These Bhutanese Postal Stamps Play Like Real Vinyl Records

The most valuable stamp in the world is a red smudge, but the coolest postal payments just might be these itty bitty stickies from 1970s Bhutan. They'd legally get your letter where it needed to go, and play the country's national anthem (yes, really!).

Bhutan—a somewhat isolated (and very happy) kingdom bordered by India and China along the Himalayas—might seem like an unlikely spot for philately innovation. But it's become a kind of hub for novelty stamps since starting to produce its own in the 1950s—and the backstory that sounds like some kind of bizarro Lost Horizon-style Shangri-La. The concept was hatched by an American entrepreneur and all-around swashbuckling guy named Burt Todd at the request of the Bhutanese royal family, who were hoping to give their nation a bit of an economic kick with these international calling cards.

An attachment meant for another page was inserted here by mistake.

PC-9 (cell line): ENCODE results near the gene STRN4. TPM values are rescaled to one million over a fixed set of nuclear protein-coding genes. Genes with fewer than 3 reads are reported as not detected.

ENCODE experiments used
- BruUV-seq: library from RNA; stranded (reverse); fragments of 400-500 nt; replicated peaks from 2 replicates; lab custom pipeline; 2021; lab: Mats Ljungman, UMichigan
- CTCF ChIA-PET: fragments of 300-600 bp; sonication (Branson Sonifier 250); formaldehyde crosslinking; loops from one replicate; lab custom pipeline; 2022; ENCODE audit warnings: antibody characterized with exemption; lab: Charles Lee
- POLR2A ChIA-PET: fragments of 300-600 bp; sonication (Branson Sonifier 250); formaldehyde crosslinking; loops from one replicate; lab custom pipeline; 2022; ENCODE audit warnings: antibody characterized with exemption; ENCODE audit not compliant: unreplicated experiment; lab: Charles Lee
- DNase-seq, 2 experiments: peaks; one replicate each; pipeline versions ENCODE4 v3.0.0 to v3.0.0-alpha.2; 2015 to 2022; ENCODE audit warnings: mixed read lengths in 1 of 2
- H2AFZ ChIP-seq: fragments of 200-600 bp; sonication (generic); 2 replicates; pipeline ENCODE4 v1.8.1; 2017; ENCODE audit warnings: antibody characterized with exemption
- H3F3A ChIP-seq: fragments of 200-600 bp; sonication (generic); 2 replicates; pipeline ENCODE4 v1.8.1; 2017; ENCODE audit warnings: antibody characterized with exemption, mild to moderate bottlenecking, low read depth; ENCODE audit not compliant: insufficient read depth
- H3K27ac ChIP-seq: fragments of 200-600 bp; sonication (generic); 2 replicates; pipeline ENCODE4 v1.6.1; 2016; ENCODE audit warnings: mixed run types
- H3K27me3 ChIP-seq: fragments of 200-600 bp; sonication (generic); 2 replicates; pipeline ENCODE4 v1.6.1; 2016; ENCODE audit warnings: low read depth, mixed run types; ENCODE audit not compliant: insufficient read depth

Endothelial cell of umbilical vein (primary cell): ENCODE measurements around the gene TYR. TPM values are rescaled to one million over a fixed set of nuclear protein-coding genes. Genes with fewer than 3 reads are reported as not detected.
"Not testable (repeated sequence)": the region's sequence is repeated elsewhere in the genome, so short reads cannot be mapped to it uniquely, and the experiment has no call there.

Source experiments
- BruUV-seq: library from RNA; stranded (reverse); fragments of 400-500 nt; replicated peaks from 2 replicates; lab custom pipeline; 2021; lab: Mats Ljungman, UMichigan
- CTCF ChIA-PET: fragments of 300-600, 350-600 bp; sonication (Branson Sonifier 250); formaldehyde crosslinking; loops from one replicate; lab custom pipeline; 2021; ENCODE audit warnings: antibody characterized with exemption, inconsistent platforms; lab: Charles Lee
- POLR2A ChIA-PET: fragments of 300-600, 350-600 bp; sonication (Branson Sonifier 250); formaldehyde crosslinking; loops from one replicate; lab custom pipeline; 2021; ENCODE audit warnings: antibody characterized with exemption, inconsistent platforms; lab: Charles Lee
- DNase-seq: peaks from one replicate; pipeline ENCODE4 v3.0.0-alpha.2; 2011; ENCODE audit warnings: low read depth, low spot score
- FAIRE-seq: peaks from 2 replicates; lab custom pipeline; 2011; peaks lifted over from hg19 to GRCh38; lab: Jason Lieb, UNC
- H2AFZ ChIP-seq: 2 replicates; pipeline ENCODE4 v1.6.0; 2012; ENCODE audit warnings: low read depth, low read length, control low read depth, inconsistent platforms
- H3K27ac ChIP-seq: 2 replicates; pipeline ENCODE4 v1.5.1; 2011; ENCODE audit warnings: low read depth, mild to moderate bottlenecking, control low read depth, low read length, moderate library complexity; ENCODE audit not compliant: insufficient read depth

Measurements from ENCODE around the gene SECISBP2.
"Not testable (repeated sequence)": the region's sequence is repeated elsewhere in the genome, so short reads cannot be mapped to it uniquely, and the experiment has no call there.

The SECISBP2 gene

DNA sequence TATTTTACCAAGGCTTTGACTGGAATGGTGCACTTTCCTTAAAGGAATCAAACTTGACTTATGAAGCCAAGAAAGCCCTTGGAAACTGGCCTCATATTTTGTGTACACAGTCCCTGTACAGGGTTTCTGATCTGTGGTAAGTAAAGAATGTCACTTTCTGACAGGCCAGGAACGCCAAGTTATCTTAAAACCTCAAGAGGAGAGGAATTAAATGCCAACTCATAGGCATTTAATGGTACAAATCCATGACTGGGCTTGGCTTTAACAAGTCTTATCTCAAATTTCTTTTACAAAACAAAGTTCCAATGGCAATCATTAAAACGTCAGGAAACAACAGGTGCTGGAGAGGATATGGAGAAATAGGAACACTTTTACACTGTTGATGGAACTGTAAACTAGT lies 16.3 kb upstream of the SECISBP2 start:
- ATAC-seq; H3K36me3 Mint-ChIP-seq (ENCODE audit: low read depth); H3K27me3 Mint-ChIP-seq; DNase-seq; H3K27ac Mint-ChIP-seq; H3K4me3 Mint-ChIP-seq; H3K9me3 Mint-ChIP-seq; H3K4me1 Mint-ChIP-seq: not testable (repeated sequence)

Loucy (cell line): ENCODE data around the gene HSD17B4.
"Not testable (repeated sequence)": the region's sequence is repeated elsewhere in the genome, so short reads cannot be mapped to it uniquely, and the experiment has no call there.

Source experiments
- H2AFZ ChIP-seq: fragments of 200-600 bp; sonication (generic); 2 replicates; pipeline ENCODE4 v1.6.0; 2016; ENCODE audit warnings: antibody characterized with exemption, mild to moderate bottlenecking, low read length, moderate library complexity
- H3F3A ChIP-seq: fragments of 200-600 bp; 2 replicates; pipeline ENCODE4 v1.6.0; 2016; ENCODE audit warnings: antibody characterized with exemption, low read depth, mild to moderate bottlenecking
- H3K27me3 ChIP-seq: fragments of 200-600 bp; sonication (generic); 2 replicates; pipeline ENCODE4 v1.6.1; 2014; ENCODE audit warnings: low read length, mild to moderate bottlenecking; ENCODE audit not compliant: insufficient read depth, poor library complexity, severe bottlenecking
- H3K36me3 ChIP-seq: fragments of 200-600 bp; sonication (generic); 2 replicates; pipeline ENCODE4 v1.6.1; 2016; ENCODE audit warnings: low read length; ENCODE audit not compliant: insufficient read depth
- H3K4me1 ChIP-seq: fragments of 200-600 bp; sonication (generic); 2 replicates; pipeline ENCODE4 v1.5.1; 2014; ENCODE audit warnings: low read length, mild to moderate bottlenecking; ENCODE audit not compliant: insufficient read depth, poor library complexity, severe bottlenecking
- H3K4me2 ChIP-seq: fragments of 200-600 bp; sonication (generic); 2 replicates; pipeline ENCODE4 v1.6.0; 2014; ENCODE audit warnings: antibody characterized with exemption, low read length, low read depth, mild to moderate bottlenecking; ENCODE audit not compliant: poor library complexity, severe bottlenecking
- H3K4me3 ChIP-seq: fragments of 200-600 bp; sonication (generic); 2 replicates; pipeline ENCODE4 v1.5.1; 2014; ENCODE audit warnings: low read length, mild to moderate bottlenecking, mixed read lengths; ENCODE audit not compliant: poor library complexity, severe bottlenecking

These Bhutanese Postal Stamps Play Like Real Vinyl Records

After early efforts experimenting with "3D" effects (which look like lenticulars) and materials ranging from silk to gold foil, these fully-functional records—the "first talking stamps"—were created to play clips from the national anthem or a history of Bhutan (narrated by Todd himself, natch). WFMU has a couple clips (via Dangerous Minds) that you can listen to here and here.

Decades later, after Todd's death in 2006—tangential, but you really should read his obit in the New York Times—they released a few set with CD-ROM capabilities, which, like the vinyl, can still be found with a little searching on Ebay. No word on whether you need a Lilliputian phonograph to go along with it. Here's hoping the VR, Oculus Rift-enabled collection is coming soon. [Dangerous Minds; Bhutan Philately; Bhutan Postage Stamps; New York Times]